Once the footies are on, I put on my regular socks (for short runs) or compression socks (longer than 2 hour runs) over them. The easiest way to put on compression socks is to roll them down and out before you put them on, then, instead of having to slide them up (which is impossible), you just roll them up. Who am I kidding? They’re still a pain in the patootie to get on. But here’s my regular, mid-weight, wicking socks.

marathon blister prevention

My new favorite, from Wrightsocks.

Now you’re ready for shoes. In theory, if you have good fitting shoes, you won’t get blisters. However, if you’ve got gnarly feet like mine, you might have to make some modifications. Since my bout two years ago with plantar fasciitis, I had custom orthotics made, and they all but cured it. Since my toe injury one year ago, I added a metatarsal pad on the right side. I can’t say enough about what a godsend these things are.

marathon blister prevention

Worth it.

I have bunions on both the inside and the outside of my feet. The outside ones are more problematic for running. One day out of desperation, I grabbed a pair of scissors, took a deep breath, and poked 4 holes in my $160 Hokas; one on each side. It was the best thing I ever did. My feet were ecstatic!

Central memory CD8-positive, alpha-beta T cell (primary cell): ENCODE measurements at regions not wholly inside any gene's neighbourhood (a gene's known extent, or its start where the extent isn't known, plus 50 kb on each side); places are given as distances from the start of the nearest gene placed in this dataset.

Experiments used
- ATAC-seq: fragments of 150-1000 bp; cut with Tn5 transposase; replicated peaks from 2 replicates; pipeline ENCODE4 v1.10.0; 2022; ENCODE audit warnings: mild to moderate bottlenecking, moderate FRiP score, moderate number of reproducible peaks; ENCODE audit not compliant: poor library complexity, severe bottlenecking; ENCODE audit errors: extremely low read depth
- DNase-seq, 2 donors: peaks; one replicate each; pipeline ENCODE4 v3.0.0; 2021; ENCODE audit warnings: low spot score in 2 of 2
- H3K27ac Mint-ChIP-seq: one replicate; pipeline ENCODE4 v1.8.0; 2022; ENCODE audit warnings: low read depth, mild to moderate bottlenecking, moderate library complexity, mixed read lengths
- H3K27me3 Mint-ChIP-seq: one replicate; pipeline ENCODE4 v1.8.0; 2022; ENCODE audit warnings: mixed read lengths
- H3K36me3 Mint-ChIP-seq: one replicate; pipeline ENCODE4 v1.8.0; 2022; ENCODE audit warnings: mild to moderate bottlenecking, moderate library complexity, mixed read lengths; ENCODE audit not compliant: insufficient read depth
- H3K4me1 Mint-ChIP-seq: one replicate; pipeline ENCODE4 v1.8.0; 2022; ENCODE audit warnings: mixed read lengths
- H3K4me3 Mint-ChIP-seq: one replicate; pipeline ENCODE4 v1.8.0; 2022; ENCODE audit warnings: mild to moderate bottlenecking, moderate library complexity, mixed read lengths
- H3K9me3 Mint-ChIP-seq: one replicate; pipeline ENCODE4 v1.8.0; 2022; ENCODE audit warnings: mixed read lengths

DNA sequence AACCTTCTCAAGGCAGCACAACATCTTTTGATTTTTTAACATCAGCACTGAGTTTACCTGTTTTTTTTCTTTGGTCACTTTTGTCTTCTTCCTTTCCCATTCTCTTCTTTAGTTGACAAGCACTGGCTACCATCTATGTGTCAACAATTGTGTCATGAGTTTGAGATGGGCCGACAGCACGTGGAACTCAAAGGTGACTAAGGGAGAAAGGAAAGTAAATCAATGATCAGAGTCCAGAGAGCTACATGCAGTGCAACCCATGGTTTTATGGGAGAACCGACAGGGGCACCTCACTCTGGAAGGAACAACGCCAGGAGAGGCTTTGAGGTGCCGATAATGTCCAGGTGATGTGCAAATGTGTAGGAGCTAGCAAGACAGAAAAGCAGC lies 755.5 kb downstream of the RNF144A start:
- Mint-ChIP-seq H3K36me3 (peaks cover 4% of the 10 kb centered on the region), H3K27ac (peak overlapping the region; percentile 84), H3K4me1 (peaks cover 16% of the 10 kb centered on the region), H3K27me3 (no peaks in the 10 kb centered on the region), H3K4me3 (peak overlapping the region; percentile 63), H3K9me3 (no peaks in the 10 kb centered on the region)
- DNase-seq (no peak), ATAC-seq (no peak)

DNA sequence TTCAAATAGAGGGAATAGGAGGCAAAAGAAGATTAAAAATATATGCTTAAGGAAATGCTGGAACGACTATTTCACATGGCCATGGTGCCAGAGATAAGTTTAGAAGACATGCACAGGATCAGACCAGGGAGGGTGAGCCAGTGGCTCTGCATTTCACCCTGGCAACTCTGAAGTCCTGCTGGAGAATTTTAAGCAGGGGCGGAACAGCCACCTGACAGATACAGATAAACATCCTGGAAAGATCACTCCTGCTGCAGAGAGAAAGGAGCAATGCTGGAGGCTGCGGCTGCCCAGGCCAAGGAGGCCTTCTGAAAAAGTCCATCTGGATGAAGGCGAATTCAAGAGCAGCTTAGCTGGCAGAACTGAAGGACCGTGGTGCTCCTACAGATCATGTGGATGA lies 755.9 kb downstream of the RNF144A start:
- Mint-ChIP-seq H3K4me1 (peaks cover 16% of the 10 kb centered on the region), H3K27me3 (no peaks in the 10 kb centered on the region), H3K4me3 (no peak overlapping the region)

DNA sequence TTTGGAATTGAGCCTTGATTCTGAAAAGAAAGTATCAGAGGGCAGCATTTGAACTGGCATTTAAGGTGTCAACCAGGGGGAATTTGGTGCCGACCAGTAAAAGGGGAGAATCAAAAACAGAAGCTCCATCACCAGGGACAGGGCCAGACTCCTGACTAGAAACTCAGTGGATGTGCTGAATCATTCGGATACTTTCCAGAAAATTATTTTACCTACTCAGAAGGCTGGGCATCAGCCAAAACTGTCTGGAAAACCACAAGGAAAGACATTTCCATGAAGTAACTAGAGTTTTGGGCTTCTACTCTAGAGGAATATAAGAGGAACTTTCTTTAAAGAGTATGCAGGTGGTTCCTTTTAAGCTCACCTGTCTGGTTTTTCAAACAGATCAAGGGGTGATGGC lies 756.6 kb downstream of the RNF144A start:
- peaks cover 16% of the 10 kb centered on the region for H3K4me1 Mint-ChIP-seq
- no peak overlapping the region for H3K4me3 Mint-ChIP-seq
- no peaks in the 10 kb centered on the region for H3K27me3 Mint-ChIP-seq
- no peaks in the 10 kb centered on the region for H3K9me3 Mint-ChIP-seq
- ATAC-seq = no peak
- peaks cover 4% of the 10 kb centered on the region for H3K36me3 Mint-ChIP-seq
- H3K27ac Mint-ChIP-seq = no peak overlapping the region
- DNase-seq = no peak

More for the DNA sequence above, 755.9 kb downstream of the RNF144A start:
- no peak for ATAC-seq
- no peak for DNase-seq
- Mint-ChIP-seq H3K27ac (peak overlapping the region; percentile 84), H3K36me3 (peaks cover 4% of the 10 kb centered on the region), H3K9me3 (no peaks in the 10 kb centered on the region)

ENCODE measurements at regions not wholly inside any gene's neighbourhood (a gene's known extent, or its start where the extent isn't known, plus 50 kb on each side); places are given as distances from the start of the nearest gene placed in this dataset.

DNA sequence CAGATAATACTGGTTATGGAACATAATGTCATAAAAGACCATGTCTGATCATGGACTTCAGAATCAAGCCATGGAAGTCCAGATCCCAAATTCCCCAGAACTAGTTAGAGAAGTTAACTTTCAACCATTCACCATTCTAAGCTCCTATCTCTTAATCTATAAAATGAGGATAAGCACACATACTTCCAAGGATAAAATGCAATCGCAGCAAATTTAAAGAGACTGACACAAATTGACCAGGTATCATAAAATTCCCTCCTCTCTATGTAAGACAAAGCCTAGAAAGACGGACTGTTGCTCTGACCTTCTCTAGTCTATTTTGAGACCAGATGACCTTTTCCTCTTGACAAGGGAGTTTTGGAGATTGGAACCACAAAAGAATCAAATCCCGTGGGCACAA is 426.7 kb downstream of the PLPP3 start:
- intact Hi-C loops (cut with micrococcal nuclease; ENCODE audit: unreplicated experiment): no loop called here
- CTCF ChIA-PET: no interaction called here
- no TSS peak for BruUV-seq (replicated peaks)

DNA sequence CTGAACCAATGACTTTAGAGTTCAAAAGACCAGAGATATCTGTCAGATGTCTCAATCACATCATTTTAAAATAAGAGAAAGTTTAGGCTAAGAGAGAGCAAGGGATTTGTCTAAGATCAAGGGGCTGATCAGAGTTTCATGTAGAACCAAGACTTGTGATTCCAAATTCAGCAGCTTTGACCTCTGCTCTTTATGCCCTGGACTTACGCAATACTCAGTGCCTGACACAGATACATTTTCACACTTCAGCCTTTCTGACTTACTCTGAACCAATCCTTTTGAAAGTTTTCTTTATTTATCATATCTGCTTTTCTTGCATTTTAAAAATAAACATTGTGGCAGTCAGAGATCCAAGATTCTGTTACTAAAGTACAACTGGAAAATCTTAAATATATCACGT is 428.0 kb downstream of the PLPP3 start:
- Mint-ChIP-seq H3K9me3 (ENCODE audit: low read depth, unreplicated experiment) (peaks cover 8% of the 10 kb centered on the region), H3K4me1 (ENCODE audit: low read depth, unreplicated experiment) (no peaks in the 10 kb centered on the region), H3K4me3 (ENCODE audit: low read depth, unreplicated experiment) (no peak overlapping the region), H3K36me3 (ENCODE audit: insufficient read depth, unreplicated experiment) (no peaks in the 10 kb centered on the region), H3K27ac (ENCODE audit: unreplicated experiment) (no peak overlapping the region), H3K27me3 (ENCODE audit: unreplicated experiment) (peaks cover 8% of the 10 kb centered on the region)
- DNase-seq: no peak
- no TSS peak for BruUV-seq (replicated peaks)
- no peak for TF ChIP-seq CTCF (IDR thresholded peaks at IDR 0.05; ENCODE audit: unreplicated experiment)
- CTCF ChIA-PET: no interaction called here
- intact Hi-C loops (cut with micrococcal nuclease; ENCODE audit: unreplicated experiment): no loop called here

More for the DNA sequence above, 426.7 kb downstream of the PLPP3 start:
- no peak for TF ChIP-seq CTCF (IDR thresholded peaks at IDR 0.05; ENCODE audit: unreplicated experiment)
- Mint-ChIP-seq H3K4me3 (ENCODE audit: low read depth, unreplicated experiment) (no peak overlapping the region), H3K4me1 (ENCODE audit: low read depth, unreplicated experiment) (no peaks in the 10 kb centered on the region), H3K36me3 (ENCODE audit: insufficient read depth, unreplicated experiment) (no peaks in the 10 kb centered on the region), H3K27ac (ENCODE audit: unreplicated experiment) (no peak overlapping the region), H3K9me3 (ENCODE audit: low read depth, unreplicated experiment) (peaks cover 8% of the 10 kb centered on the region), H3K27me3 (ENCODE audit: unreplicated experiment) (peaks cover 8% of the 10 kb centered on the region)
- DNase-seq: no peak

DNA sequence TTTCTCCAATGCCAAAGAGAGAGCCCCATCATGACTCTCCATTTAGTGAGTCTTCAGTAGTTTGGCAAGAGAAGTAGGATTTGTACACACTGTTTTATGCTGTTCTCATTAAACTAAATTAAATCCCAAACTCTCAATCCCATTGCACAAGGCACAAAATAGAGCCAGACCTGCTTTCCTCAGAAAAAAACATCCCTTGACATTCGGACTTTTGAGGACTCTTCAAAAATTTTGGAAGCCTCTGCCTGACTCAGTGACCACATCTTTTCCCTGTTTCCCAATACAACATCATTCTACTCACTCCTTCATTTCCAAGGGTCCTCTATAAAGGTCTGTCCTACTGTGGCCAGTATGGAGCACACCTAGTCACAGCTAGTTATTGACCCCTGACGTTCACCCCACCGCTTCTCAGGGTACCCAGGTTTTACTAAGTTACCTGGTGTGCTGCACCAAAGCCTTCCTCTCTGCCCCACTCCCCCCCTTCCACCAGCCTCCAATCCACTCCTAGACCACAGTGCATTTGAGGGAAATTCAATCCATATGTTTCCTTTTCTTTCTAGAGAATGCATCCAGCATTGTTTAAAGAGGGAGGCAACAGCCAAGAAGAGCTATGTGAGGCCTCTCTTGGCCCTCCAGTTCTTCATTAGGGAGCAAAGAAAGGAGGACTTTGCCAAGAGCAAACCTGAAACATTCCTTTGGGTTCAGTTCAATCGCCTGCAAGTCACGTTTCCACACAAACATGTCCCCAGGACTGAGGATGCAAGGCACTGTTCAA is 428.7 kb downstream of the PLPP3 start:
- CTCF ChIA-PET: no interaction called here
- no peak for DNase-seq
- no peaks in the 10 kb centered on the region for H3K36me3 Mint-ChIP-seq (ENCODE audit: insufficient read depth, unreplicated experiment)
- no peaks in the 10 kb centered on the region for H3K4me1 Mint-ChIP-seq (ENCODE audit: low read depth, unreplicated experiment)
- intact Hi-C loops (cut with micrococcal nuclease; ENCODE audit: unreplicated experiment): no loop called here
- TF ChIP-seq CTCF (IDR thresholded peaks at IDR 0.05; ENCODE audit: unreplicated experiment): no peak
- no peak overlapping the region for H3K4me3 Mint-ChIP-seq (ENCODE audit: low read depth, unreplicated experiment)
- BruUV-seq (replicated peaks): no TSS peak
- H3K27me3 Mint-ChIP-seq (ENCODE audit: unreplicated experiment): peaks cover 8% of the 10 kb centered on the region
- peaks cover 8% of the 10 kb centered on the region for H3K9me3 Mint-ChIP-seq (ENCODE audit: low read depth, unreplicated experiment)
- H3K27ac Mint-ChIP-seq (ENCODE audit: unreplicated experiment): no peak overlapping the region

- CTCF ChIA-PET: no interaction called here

marathon blister prevention

Oh yes I did poke a hole in my Hokas! This was the second pair I’ve hacked.

And there you have it. My Insanely Elaborate Blister Prevention System. Give it a try and let me know what you think.

Do you get blisters? What do you use to prevent them? Do you have gnarly feet and just need to vent? Do so in the comments below!

 

 

A Tale of Three 20’s

Three 20-mile runs. I have never before done THREE of them in a single marathon training cycle.

In 2012, I was a novice runner, and my marathon training included one 20-miler, which I accidentally turned into a 22-miler and almost killed my friend.

In 2013, I was supposed to run 2 X 20’s during that cycle, but the weekend before the first one was scheduled, I ran an extremely danger-zone-hot Ragnar Race, which was epic in and of itself, but also so epic that when I was done I felt like I had just run a marathon. I took the following week as a drop-in-mileage week to recover, and did the other 20-miler later in the cycle with a very sore toe (which turned out to be a plantar plate tear). It wasn’t pleasant, but I pushed through.

This year, when I got my training plan from Coach Erin for the 2014 TCS New York Marathon, I did a spit-take as I glanced at the plan. One…two…THREE twenty-milers??  *looking around the room*  Who..me?

Being that my mantra of the past 6 months has been Calm the Heck Down, (only substitute a certain cuss word for “heck”), I pretty much just told myself that over and over. I’m going to abbreviate it CTFD. I think it’s going to turn into my mantra for life in general.